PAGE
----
Deutsche Telekom trials LTE-V on the Ingolstadt autobahn test bed
- Partnering with Huawei, Audi and Toyota on V2X viability
- Utilising the “digital A9 motorway test bed" in Ingolstadt, Bavaria
- Trial results will be presented to 3GPP for Release 14 work
- Facing competition from IEEE 802.11p technology
The automotive sector is the biggest single vertical market being targeted in the development of 5G. The ultra-low latency and high reliability of future 5G radio access technology, coupled with enhanced broadband and massive IoT support, means autonomous driving and safety-related transport applications are ideal candidates for furthering the 5G cause. But the industry isn’t waiting for 5G before it starts trials and tests; LTE can already provide a subset of the necessary functions – or at least it soon will.
Deutsche Telekom has announced that it is working with Huawei and several car companies (Toyota and Audi are explicitly mentioned, although it alludes to others as well) on trials of LTE-V technology. LTE-V, also known as LTE Vehicular or LTE-V2X, is a variant of LTE that is currently being standardised by 3GPP in readiness for the next major standards update, Release 14. The term “V2X” covers both Vehicle-To-Vehicle and Vehicle-To-Infrastructure communication.
Technical field trials are being conducted on the A9 motorway in Germany, near the city of Ingolstadt. Deutsche Telekom’s LTE infrastructure has been equipped with LTE-V hardware from Huawei to support the trial scenarios. Audi, Toyota and other car manufacturers have equipped research cars with the LTE-V hardware, also developed by Huawei. It’s no surprise that Huawei is providing the equipment, as the vendor has been leading the LTE-V charge for the past couple of years, along with early work on IEEE 802.11p.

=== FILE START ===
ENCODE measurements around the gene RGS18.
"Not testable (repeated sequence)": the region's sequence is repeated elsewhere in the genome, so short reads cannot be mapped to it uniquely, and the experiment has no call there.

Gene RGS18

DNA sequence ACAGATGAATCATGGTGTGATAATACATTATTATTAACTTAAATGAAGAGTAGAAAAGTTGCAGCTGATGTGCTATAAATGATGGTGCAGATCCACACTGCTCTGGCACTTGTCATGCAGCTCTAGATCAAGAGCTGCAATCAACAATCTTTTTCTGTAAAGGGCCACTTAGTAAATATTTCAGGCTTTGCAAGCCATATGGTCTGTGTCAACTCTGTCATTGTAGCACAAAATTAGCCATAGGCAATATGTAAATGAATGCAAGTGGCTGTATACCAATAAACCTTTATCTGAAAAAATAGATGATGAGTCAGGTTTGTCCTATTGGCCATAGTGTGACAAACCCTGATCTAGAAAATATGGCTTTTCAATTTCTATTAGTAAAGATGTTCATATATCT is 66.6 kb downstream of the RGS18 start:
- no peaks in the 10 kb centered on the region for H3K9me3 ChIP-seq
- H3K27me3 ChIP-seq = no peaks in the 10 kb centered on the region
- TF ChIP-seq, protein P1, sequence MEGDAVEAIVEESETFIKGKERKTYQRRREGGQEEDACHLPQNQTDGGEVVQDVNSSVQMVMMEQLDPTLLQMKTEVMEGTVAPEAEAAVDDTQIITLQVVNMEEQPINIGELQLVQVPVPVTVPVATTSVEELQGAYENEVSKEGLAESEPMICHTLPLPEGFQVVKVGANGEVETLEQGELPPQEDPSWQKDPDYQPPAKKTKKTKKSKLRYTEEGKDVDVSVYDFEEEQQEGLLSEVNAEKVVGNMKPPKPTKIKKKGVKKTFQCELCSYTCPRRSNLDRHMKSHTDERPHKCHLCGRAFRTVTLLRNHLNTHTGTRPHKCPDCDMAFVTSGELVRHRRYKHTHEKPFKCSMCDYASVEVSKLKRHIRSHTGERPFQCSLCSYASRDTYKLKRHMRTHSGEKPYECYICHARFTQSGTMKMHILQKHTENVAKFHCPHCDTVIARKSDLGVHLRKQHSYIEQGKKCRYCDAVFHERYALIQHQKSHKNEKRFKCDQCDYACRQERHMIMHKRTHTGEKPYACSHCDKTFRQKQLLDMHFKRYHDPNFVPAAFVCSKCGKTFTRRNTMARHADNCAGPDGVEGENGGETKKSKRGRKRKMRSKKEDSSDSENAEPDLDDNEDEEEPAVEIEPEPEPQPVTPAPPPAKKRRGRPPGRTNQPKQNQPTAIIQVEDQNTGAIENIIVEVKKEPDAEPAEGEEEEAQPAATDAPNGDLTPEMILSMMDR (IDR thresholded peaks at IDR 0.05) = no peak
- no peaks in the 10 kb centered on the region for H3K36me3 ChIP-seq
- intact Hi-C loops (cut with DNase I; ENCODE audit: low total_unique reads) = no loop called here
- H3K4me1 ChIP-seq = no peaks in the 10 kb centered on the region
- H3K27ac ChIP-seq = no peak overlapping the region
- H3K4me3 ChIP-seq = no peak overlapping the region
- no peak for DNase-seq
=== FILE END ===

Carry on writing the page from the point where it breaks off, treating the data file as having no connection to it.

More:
It’s cellular vs WiFi… again
The problem with 802.11p, say LTE supporters, is that it’s an ad hoc network architecture whose performance cannot be guaranteed (not good when dealing with road safety issues), there’s no clear evolution strategy and dedicated V2X spectrum is somewhat limited. LTE-V, on the other hand, comes with a massive established ecosystem and support from the 3GPP (LTE-V is based somewhat on the D2D specifications already agreed in Release 13), whose SA1 group has already identified 18 different V2X use cases for LTE. Add to that all the economies of scale and performance assurance levels of LTE, plus the obvious evolution to 5G, and you would think the case for LTE-V is all but made.
However, there are still many supporters of Direct Short Range Communication (DSRC), which is based on the 802.11p standard, who believe their approach is more suitable. Only last week it was announced that NXP Semiconductors and Tongji University were supporting the launch and implementation of China’s first ever large-scale road test initiative as part of the Shanghai Intelligent and Connected Vehicle Demonstration Program, using 802.11p technology.
Based on the trial results and experience gained, Deutsche Telekom and its partners say they will provide input into the standards specifications for LTE-V. The partners are contributing also to requirements definition for later releases of the 3GPP project, which will aim to enable a wide range of emerging use cases from connected and automated driving to new mobility services using 5G from 2020 onwards.
The “digital A9 motorway test bed" in Bavaria was opened by Federal Minister Alexander Dobrindt in September last year, as part of a government Innovation Charter. As Minister Dobrindt said at the time: “The route is open to all innovative enterprises: automotive manufacturers, suppliers, digital enterprises and research institutions. They can all test their developments on the most modern express road of the world in actual traffic.”
So far, we’ve seen Nokia working on mobile edge computing scenarios on the test bed, as well as many other trials that have yet to be publically announced.
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